February 2023 marks two years since the coup in Myanmar that entails the killing of almost 3 thousand civilians and almost 14 thousand being incarcerated by the military junta. The talk of holding a national election seems to be a desperate attempt to establish control and legitimacy for the military dictatorship. Nonetheless, more than a third of Myanmar’s townships are not in control of the military and thus, prevailing conditions are not conducive to holding a free and fair election. Rather, the conflict may take a more aggravated violent path with the ethnic armed organizations (EAOs) and People’s Defence Force (PDF) involved. Now the question is how did Myanmar get here? Whether ASEAN as one of the most successful regional groupings in the world could prevent such a fall? To find the answers to these questions one needs to look at the 2017 influx of Rohingyas from Myanmar to Bangladesh.
In the last decade, the withdrawal of the Western sanctions under the pretense of democratization of Myanmar coincided with the growing importance and centrality of ASEAN in the US foreign policy. Under the Obama administration, Washington has already rebalanced to counter China’s influence over the ASEAN nations. Nothing could be more convenient for the US policymakers than finding a self-isolated country that was apparently on a journey to embrace democracy.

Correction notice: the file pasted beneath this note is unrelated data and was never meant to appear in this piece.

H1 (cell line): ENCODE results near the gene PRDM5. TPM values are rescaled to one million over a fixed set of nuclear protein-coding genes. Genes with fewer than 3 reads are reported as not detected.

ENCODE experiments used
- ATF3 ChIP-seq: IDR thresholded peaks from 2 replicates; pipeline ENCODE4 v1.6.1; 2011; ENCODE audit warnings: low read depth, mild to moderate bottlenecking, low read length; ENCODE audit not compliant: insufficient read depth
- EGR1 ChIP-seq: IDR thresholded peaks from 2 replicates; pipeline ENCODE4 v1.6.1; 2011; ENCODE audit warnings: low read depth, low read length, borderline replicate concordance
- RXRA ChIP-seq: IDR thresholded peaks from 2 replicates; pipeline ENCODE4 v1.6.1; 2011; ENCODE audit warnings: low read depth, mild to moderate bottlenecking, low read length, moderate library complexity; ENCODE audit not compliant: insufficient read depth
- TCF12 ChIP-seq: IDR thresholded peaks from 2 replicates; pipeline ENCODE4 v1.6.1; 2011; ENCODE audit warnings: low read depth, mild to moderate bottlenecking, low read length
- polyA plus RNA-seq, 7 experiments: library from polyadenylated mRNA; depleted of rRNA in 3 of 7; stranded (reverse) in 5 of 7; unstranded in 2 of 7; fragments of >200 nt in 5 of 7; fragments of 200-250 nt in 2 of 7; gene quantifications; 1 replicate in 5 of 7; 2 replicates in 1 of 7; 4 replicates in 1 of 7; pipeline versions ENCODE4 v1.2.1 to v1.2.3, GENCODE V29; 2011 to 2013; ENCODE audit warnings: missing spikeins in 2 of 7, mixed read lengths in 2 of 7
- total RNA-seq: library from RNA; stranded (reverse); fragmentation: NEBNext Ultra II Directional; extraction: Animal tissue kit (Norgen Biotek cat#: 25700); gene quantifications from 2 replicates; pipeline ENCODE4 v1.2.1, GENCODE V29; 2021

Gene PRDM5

You Can Also Read: IS BANGLADESH READY TO FACE ANY MORE WAR CRISIS?
What possibly made them most ecstatic was, this one was dependent on Beijing for decades. Momentary joy turned sour when the 2017 atrocities by the Tatmadaw triggered a mass influx of Rohingyas from the Rakhine state of Myanmar to Bangladesh under the pretext of a “clearance operation” against the Arakan Rohingya Salvation Army (ARSA). In the face of mass killings and persecution, almost a million Rohingyas fled their homes and crossed borders into Bangladesh. Later the United Nations termed it as a “textbook case of ethnic cleansing.”